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Maximizing Points and Miles for a Colorado Ski Trip

Feb. 09, 2017
12 min read
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Good news! The current snowpack levels in the Colorado Rocky Mountains are running 25 - 45% above average for this time of year. If you haven't booked your ski trip this year, now's the time to do it.

In today's post, I'll look at the best ways to use your points and miles to book a Colorado ski trip this year, including flights, hotels and transportation to and from the mountains. And as a Colorado local, I'll share some of my tips and tricks to help you find the best deals.


When traveling to a Colorado ski area, you'll always have your choice of flying into Denver International Airport (DEN), or attempting to find an affordable flight into a smaller mountain airport like Vail (Eagle), Aspen, Steamboat (Hayden) or Telluride (Montrose). DEN will always have, by far, the most frequent airline service from nearly all domestic carriers, and your best shot at finding award availability. For example, Southwest has a huge presence in Denver, and offers two free checked bags per person — an invaluable benefit for skiers and snowboarders traveling with their own gear. United and Frontier also have hubs in Denver.

Alternatively, you could try to find award space on flights into one of the smaller mountain airports, but these seats are rarely available at the lowest mileage levels. That said, when I looked at award seats into the Eagle-Vail airport for two people, I found a surprisingly large amount of award availability on American and United.

Here's award availability on American Airlines from Chicago to Eagle-Vail for two people.

Just keep in mind that these mountain airports, while conveniently located, are frequently closed due to winter weather conditions.

Here's United's availability for two seats from Houston to Vail.

For more on booking your flights, see JT Genter's post 6 Colorado Ski Resorts You Can Fly to for 17,500 AA Miles Round-Trip.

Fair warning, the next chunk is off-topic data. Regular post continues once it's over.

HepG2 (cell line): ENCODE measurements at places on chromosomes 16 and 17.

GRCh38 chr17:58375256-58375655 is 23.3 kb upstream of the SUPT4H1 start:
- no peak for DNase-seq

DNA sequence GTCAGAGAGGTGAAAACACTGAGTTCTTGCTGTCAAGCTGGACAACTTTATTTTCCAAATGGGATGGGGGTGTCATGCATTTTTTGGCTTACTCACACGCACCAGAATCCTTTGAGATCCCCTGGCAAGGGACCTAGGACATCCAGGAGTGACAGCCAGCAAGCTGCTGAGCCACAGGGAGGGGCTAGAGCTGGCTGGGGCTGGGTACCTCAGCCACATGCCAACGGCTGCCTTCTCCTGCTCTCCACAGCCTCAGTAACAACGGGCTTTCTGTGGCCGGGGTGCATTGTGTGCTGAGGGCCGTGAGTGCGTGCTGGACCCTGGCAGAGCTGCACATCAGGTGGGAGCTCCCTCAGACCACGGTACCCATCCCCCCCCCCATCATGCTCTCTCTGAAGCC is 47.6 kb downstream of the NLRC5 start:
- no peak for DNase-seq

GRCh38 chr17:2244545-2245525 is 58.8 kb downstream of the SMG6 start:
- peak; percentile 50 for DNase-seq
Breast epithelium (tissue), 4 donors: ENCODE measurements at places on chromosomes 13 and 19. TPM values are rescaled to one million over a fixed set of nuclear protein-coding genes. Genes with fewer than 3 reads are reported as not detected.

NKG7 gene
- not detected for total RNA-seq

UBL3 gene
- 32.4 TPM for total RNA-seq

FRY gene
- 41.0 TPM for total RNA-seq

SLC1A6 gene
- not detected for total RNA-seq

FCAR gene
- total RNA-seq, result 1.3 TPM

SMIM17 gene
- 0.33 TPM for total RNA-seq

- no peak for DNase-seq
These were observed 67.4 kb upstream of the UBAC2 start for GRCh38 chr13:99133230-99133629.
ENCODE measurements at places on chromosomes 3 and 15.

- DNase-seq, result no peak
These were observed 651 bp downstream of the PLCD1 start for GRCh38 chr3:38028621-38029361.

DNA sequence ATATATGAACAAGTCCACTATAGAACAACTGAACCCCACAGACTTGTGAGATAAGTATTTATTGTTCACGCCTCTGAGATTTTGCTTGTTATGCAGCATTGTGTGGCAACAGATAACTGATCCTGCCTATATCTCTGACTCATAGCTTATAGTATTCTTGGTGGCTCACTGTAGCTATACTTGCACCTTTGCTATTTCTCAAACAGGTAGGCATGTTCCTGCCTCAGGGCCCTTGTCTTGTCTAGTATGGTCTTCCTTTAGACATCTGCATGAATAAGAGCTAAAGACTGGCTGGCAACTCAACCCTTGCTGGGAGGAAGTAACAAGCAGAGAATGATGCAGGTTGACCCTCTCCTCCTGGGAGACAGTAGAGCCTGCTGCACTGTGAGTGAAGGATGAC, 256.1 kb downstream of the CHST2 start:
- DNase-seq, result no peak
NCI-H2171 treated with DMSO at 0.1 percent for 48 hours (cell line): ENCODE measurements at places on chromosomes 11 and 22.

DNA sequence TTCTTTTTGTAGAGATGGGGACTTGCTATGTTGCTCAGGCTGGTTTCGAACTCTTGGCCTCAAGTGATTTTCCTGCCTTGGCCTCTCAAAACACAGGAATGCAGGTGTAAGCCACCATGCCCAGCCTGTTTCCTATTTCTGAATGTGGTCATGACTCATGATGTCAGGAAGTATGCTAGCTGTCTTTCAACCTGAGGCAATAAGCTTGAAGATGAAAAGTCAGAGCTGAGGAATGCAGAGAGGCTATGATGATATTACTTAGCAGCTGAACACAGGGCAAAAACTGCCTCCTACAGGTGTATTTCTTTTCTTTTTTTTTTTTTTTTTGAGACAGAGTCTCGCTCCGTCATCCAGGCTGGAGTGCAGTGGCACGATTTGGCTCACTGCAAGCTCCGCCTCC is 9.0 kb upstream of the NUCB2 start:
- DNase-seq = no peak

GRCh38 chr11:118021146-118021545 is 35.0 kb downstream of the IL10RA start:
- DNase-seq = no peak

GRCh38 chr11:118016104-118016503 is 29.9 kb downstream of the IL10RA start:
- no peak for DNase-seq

There are plenty of hotels near the ski areas that participate in the major loyalty programs. Here are the hotels in Colorado near ski areas, and the number of points they require per night for award stays:


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If you need to stock up Hilton points, you could open the Hilton Honors Surpass Card from American Express (with a $75 annual fee), which is currently offering a sign-up bonus of 75,000 points after you spend $3,000 in the first three months. There's also the Citi Hilton HHonors Reserve Card (with a $95 annual fee), which offers two weekend night certificates after you spend $2,500 in the first four months. Hilton is also a transfer partner of American Express Membership Rewards and Citi ThankYou Rewards.


The luxurious Park Hyatt Beaver Creek costs 30,000 points per night. Image courtesy of the hotel.

Hyatt Vacation Clubs

These properties can be a great deal, but unlike at other Hyatt hotels, awards are capacity-controlled and may not be available during the peak season.

Hyatt is a transfer partner of Chase Ultimate Rewards, so if you have a card like the Chase Sapphire Preferred or the Ink Business Preferred Credit Card, you can move points over to book an award stay. You could also open the Hyatt Credit Card (with a $75 annual fee), which is currently offering a sign-up bonus of 40,000 bonus poinst after you spend $2,000 in the first three months.


The Vail Marriott Mountain Resort sits right at the base of Vail Mountain. Image courtesy of the hotel.